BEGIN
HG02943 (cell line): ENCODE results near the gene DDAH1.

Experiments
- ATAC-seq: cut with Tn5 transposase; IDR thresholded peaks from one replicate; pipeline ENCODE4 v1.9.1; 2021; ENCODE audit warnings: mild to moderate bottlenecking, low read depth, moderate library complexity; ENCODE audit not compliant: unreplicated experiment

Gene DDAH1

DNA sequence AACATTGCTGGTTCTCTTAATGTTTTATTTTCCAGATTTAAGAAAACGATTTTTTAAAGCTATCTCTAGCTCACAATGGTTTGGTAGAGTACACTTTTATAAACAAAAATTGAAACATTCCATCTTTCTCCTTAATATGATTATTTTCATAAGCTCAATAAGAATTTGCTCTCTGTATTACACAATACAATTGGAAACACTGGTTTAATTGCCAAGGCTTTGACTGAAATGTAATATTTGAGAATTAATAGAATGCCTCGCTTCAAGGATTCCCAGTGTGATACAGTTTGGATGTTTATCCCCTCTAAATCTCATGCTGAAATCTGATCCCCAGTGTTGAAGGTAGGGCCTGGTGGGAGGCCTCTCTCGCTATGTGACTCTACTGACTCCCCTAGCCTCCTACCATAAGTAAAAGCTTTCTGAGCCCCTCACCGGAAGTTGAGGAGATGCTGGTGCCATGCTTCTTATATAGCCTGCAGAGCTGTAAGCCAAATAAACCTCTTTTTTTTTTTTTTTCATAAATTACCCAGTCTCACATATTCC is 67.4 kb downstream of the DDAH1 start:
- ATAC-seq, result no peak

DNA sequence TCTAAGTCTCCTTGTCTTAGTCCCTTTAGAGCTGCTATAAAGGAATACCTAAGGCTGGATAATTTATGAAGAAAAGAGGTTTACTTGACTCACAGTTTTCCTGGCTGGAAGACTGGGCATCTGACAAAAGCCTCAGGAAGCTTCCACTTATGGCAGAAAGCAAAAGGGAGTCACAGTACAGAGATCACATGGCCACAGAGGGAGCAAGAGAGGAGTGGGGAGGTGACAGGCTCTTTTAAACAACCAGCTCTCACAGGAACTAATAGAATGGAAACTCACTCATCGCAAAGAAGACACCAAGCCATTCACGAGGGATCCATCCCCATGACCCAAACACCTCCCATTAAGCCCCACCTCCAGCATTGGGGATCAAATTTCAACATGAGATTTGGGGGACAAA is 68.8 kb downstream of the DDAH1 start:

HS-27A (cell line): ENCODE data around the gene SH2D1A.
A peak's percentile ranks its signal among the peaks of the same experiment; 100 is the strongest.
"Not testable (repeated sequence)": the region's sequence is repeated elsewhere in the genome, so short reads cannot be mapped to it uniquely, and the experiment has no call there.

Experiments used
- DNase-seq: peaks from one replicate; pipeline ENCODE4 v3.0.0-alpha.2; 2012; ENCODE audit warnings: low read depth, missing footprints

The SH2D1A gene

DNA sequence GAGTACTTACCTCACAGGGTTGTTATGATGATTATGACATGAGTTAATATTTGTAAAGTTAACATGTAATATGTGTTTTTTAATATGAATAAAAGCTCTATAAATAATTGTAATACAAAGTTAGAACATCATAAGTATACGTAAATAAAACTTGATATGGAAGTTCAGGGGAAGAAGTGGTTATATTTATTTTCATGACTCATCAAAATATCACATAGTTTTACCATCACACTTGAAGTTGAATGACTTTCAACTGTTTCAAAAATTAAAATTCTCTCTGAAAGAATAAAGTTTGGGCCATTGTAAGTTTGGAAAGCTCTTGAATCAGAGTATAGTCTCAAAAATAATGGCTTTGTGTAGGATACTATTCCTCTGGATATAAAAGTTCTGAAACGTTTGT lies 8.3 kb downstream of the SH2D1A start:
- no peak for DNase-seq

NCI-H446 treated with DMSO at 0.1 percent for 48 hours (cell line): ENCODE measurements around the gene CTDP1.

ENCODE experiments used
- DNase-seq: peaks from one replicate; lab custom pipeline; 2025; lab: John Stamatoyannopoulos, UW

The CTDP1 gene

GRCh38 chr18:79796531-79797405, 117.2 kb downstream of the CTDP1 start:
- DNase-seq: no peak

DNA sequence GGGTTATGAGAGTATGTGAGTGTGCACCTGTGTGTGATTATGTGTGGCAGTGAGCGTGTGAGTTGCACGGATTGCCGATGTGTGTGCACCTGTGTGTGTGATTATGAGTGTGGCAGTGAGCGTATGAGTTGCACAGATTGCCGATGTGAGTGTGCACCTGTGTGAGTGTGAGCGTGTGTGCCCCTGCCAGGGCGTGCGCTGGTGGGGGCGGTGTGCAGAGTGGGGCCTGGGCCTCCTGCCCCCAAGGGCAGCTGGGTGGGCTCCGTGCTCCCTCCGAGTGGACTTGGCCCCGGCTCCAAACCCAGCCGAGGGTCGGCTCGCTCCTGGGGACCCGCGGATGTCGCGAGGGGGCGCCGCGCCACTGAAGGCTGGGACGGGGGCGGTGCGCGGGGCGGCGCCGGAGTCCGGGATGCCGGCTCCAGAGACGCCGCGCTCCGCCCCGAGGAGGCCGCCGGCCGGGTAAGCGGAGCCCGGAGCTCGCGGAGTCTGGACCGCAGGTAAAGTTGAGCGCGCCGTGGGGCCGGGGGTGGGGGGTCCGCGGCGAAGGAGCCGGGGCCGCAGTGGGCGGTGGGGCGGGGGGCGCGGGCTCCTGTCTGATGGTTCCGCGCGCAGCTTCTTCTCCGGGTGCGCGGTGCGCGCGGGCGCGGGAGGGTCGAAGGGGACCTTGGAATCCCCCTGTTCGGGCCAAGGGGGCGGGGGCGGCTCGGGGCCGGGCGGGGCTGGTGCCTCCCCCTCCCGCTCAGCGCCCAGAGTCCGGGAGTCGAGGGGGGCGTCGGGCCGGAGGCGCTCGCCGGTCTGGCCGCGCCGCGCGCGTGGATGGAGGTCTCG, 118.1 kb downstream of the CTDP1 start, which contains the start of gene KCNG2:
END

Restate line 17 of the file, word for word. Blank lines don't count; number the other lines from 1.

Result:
ENCODE experiments used